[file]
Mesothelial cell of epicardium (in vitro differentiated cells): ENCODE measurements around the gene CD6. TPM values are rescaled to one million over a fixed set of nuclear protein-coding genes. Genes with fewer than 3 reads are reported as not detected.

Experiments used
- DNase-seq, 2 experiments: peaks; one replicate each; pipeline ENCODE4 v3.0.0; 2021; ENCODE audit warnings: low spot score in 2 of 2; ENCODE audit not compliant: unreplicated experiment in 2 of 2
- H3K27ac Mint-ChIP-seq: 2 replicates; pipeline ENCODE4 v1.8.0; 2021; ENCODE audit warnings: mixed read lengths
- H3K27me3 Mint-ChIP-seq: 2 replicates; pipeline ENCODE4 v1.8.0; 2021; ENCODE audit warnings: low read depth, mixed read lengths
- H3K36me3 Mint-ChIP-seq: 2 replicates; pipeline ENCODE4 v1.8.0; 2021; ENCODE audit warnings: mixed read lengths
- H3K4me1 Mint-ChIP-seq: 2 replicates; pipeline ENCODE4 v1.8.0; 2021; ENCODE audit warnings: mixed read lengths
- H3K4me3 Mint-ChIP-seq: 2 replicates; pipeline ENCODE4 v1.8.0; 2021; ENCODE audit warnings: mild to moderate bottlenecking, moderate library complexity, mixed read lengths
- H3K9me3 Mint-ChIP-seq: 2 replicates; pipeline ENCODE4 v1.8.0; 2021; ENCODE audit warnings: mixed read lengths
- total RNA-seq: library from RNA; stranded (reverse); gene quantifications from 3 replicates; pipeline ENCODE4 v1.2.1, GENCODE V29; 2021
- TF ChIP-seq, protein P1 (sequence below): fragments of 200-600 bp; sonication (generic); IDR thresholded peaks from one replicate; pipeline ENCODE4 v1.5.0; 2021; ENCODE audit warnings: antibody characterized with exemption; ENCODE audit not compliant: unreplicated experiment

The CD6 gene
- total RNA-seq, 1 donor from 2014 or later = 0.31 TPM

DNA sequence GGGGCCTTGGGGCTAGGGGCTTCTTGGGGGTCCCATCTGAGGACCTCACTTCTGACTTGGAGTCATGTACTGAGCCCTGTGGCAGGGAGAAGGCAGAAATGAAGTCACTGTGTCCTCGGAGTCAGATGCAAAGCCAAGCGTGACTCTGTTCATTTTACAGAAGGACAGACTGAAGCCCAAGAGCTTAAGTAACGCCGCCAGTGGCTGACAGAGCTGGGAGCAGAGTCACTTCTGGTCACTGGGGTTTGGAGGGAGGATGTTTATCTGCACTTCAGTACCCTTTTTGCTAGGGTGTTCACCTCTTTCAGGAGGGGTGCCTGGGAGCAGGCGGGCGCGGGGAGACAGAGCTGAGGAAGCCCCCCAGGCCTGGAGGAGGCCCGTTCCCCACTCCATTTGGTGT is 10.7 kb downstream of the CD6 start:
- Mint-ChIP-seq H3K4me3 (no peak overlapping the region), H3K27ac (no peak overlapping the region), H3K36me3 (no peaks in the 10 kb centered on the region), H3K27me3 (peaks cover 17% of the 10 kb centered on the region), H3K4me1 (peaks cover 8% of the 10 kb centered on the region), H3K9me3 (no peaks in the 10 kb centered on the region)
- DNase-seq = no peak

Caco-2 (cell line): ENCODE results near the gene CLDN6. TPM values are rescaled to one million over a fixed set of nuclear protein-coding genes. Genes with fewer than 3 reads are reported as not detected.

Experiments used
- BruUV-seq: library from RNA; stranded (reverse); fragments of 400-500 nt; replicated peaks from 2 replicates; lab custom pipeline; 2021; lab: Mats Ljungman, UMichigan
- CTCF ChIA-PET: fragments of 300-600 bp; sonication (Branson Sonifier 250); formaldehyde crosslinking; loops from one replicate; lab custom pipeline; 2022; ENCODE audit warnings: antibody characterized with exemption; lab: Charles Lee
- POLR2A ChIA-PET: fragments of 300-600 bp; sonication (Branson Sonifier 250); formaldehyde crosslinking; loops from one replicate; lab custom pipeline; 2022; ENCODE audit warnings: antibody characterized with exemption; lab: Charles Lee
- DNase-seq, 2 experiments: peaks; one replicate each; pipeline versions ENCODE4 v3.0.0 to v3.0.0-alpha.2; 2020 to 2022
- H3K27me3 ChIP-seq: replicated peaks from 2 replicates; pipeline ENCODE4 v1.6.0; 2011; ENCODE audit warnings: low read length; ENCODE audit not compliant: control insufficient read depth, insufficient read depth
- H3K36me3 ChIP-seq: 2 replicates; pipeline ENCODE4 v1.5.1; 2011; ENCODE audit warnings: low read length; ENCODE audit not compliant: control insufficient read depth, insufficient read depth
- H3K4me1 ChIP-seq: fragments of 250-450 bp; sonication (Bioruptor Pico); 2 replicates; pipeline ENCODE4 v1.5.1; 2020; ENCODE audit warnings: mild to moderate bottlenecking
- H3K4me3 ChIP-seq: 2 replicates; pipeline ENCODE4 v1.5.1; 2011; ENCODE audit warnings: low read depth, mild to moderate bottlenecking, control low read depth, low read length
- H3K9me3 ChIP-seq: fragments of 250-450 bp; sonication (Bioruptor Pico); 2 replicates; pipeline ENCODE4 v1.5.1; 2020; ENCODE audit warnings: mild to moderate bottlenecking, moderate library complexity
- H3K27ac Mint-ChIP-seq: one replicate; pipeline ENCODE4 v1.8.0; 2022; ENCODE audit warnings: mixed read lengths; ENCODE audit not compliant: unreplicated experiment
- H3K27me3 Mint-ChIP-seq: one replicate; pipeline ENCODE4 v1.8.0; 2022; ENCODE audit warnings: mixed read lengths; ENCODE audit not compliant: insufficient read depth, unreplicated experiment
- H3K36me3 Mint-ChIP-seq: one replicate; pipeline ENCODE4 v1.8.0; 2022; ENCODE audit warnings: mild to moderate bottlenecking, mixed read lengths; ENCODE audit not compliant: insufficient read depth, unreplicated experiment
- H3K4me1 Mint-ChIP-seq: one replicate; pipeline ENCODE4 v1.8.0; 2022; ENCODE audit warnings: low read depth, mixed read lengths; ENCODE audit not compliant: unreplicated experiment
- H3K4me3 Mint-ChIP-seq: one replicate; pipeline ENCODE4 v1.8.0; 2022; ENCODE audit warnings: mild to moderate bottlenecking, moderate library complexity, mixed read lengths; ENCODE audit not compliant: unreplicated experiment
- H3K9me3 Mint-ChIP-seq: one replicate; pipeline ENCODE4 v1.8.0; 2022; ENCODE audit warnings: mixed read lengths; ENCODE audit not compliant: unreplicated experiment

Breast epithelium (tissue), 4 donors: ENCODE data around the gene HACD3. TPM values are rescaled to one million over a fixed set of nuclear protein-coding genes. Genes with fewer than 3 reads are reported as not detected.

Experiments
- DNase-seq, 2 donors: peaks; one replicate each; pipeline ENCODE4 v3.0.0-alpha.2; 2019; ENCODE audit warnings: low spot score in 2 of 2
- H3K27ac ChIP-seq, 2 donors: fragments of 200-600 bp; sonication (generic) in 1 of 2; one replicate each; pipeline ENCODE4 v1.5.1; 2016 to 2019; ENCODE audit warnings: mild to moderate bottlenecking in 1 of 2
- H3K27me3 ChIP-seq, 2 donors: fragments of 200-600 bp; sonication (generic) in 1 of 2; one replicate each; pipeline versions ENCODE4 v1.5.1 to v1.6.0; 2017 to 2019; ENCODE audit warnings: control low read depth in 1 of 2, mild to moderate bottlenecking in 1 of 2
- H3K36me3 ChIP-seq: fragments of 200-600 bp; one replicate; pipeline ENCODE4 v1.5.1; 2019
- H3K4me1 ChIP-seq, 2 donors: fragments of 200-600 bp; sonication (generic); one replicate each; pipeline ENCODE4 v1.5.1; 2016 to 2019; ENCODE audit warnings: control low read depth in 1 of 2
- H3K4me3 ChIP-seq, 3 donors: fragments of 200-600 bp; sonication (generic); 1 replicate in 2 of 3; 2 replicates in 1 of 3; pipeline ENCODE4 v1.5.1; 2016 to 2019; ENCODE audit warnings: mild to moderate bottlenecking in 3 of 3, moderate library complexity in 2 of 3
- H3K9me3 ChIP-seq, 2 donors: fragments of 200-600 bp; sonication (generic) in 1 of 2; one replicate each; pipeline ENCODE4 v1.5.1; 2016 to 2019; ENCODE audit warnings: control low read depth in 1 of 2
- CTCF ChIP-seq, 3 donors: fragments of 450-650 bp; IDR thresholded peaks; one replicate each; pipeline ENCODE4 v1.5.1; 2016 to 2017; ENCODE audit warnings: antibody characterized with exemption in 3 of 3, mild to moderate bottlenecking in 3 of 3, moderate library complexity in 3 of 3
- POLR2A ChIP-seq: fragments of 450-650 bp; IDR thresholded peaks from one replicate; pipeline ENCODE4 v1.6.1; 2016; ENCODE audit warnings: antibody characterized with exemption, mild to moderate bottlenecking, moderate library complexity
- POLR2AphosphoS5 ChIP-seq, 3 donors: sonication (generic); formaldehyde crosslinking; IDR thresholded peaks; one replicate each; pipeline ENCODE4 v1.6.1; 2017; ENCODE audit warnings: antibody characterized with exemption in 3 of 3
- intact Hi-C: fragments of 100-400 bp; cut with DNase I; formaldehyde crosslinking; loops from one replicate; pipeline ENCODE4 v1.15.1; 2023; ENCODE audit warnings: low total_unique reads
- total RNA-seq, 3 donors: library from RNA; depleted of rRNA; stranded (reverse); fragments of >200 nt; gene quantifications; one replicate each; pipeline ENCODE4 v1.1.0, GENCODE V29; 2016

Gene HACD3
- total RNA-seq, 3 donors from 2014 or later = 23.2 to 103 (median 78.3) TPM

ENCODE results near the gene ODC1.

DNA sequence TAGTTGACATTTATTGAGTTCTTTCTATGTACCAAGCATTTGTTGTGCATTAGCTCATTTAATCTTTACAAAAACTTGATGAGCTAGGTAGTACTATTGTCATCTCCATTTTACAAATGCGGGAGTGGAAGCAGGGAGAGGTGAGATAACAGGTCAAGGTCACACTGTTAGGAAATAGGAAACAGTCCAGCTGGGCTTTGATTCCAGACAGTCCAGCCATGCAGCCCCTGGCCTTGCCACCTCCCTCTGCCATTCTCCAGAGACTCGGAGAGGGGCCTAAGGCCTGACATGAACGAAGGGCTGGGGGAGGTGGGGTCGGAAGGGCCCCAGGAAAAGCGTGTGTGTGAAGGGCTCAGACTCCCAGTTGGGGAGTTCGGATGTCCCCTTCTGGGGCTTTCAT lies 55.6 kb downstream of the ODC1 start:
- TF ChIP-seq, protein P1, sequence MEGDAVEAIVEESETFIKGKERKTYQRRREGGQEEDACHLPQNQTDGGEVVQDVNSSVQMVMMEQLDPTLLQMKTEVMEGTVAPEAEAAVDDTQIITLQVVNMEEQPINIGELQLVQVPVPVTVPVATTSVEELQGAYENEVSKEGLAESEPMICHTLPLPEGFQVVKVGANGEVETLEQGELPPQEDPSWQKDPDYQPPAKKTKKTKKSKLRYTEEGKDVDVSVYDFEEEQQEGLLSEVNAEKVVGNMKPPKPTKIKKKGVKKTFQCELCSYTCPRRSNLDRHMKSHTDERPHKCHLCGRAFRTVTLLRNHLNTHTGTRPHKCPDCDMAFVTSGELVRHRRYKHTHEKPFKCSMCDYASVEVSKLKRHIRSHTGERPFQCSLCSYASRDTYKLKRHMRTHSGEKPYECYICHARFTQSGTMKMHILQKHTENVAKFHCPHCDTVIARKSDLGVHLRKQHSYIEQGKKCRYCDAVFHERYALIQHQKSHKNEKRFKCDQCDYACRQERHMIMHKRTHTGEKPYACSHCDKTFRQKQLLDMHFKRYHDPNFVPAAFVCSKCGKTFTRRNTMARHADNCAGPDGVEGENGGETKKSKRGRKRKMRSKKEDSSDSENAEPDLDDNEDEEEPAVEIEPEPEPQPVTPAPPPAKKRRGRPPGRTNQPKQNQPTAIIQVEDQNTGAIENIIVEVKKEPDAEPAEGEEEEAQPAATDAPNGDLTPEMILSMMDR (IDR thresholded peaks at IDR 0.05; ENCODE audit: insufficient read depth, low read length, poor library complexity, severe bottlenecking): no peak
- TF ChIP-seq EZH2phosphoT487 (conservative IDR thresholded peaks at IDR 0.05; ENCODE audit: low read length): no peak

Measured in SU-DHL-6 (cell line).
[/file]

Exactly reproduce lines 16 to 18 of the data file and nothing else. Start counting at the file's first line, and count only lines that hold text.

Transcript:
- DNase-seq = no peak

Caco-2 (cell line): ENCODE results near the gene CLDN6. TPM values are rescaled to one million over a fixed set of nuclear protein-coding genes. Genes with fewer than 3 reads are reported as not detected.

Experiments used